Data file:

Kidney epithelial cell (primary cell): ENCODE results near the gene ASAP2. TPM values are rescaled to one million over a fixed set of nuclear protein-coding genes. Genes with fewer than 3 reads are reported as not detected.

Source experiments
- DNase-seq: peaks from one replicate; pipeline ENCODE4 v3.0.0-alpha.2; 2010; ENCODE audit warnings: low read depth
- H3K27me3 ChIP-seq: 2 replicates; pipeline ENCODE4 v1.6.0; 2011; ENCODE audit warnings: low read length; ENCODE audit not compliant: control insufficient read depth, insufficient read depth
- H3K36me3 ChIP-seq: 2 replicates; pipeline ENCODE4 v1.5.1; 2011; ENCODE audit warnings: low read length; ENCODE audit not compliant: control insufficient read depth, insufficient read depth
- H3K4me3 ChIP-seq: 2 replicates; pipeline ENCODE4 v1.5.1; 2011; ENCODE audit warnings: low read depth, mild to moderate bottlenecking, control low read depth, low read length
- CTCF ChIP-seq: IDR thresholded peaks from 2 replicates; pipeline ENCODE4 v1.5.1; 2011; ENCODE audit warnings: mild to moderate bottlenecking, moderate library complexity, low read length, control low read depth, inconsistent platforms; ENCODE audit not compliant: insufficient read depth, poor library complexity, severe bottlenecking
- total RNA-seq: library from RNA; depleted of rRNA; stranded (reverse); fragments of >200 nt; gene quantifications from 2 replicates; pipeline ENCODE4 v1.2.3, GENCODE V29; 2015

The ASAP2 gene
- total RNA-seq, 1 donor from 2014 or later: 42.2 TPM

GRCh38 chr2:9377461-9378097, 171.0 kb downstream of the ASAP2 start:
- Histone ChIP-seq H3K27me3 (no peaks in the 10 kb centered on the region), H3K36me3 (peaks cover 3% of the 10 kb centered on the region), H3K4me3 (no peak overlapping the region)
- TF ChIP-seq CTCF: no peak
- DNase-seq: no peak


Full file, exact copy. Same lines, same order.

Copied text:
Kidney epithelial cell (primary cell): ENCODE results near the gene ASAP2. TPM values are rescaled to one million over a fixed set of nuclear protein-coding genes. Genes with fewer than 3 reads are reported as not detected.

Source experiments
- DNase-seq: peaks from one replicate; pipeline ENCODE4 v3.0.0-alpha.2; 2010; ENCODE audit warnings: low read depth
- H3K27me3 ChIP-seq: 2 replicates; pipeline ENCODE4 v1.6.0; 2011; ENCODE audit warnings: low read length; ENCODE audit not compliant: control insufficient read depth, insufficient read depth
- H3K36me3 ChIP-seq: 2 replicates; pipeline ENCODE4 v1.5.1; 2011; ENCODE audit warnings: low read length; ENCODE audit not compliant: control insufficient read depth, insufficient read depth
- H3K4me3 ChIP-seq: 2 replicates; pipeline ENCODE4 v1.5.1; 2011; ENCODE audit warnings: low read depth, mild to moderate bottlenecking, control low read depth, low read length
- CTCF ChIP-seq: IDR thresholded peaks from 2 replicates; pipeline ENCODE4 v1.5.1; 2011; ENCODE audit warnings: mild to moderate bottlenecking, moderate library complexity, low read length, control low read depth, inconsistent platforms; ENCODE audit not compliant: insufficient read depth, poor library complexity, severe bottlenecking
- total RNA-seq: library from RNA; depleted of rRNA; stranded (reverse); fragments of >200 nt; gene quantifications from 2 replicates; pipeline ENCODE4 v1.2.3, GENCODE V29; 2015

The ASAP2 gene
- total RNA-seq, 1 donor from 2014 or later: 42.2 TPM

GRCh38 chr2:9377461-9378097, 171.0 kb downstream of the ASAP2 start:
- Histone ChIP-seq H3K27me3 (no peaks in the 10 kb centered on the region), H3K36me3 (peaks cover 3% of the 10 kb centered on the region), H3K4me3 (no peak overlapping the region)
- TF ChIP-seq CTCF: no peak
- DNase-seq: no peak